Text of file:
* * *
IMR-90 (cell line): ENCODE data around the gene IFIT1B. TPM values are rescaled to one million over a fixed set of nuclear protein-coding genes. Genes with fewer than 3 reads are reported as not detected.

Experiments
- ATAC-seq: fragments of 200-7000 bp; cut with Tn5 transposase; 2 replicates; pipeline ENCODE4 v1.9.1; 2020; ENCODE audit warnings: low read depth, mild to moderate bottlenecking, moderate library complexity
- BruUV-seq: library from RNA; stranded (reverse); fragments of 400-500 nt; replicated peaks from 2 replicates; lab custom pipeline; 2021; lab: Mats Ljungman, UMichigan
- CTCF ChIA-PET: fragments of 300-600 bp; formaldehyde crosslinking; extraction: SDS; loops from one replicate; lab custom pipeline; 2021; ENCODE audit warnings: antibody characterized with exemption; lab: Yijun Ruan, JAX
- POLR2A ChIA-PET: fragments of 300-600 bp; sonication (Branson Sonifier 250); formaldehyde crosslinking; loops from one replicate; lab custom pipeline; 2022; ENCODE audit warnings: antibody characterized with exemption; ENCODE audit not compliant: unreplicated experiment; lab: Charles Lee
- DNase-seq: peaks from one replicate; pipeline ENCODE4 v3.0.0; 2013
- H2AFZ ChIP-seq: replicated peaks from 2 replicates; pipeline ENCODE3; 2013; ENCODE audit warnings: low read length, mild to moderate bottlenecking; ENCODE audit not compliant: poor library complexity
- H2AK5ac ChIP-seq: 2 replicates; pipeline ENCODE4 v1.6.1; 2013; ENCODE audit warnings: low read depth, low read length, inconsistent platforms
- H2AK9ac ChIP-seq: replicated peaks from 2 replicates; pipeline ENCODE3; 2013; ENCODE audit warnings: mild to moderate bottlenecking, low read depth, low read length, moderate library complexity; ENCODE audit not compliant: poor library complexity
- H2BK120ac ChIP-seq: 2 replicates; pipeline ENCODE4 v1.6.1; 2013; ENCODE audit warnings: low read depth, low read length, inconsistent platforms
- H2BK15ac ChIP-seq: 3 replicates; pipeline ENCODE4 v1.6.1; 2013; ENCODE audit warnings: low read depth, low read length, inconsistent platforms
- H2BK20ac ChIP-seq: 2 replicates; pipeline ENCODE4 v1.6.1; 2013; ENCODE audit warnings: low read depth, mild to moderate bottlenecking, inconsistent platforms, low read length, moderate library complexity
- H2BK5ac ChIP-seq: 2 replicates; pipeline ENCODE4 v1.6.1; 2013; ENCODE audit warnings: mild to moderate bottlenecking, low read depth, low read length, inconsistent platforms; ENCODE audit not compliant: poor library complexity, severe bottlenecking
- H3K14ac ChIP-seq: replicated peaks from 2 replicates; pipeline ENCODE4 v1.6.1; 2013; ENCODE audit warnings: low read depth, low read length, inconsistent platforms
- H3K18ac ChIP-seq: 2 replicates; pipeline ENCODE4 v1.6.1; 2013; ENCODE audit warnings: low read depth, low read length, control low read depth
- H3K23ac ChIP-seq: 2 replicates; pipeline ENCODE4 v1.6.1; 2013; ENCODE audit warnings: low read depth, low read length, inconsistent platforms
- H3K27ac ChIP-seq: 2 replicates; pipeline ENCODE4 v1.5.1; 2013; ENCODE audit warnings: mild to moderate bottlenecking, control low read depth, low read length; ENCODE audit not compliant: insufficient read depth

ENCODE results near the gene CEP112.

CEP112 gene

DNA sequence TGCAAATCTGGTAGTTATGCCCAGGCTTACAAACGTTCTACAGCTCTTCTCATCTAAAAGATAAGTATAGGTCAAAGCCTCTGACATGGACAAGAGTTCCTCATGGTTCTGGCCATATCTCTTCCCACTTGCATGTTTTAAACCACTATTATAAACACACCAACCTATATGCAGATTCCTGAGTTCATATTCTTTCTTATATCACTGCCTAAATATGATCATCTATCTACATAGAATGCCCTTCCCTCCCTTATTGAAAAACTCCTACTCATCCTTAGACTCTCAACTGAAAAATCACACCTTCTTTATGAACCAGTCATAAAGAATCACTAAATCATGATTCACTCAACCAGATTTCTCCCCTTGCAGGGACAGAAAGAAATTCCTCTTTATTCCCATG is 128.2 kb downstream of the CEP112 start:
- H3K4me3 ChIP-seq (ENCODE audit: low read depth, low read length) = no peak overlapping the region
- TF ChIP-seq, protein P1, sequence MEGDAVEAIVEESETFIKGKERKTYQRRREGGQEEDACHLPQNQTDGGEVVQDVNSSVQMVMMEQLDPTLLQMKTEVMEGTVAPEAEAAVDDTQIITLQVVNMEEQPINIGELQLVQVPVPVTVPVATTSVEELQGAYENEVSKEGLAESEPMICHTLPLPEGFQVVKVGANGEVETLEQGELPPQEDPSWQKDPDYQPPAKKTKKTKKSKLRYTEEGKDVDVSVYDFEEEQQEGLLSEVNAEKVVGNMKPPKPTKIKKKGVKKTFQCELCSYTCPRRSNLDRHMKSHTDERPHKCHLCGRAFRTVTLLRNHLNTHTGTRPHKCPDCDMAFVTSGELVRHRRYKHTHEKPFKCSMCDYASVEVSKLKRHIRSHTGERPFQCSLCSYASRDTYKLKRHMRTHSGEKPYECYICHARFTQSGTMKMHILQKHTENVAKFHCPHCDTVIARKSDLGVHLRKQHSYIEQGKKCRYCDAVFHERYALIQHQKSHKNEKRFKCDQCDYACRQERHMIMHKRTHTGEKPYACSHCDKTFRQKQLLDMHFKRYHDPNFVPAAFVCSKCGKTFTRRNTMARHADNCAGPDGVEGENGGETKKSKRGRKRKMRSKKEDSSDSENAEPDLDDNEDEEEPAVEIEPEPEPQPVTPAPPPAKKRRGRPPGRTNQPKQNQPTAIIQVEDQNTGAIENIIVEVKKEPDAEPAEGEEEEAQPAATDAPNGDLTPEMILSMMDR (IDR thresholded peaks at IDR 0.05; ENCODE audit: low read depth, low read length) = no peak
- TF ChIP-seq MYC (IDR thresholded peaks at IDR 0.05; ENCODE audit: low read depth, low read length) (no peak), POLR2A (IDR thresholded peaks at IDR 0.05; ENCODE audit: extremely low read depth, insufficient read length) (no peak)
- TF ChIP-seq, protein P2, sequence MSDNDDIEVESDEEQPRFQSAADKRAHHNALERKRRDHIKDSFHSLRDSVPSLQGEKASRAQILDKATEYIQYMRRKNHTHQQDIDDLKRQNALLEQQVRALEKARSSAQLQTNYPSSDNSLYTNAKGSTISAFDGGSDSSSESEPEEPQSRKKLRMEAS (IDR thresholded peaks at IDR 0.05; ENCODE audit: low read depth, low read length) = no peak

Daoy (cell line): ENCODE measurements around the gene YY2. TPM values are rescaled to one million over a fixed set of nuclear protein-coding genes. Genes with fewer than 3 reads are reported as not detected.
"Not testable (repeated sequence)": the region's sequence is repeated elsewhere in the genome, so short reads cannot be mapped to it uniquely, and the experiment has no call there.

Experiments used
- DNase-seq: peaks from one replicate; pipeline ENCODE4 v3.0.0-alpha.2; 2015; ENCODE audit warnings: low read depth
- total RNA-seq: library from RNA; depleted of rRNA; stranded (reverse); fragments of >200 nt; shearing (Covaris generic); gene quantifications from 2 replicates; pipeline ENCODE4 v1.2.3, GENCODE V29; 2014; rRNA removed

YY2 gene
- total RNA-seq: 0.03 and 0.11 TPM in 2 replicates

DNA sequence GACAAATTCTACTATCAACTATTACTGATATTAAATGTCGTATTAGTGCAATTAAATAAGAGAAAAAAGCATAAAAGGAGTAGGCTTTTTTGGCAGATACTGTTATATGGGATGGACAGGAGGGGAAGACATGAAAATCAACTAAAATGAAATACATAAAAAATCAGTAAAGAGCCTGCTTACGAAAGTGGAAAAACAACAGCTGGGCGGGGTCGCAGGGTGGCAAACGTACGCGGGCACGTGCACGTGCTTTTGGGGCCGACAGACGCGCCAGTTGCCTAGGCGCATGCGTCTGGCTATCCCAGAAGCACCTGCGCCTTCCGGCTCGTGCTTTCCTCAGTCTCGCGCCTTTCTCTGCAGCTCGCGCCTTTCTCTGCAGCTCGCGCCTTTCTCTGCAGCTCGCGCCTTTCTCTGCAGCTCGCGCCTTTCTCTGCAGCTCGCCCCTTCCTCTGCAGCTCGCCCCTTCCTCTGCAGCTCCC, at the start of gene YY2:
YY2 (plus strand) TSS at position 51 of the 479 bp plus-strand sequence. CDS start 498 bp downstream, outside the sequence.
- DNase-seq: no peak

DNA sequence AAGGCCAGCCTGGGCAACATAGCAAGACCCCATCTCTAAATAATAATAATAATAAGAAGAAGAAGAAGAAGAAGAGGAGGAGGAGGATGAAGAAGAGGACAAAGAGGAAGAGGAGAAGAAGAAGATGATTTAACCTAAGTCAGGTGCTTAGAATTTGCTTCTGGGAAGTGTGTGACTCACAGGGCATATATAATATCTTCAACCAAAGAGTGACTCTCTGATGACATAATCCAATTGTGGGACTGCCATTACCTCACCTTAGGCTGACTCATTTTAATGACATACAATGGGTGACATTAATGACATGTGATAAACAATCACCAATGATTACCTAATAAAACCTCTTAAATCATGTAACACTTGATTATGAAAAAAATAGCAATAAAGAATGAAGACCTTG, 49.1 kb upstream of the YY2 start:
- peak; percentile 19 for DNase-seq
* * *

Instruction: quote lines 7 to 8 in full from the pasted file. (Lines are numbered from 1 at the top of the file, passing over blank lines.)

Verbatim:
- DNase-seq: peaks from one replicate; pipeline ENCODE4 v3.0.0; 2013
- H2AFZ ChIP-seq: replicated peaks from 2 replicates; pipeline ENCODE3; 2013; ENCODE audit warnings: low read length, mild to moderate bottlenecking; ENCODE audit not compliant: poor library complexity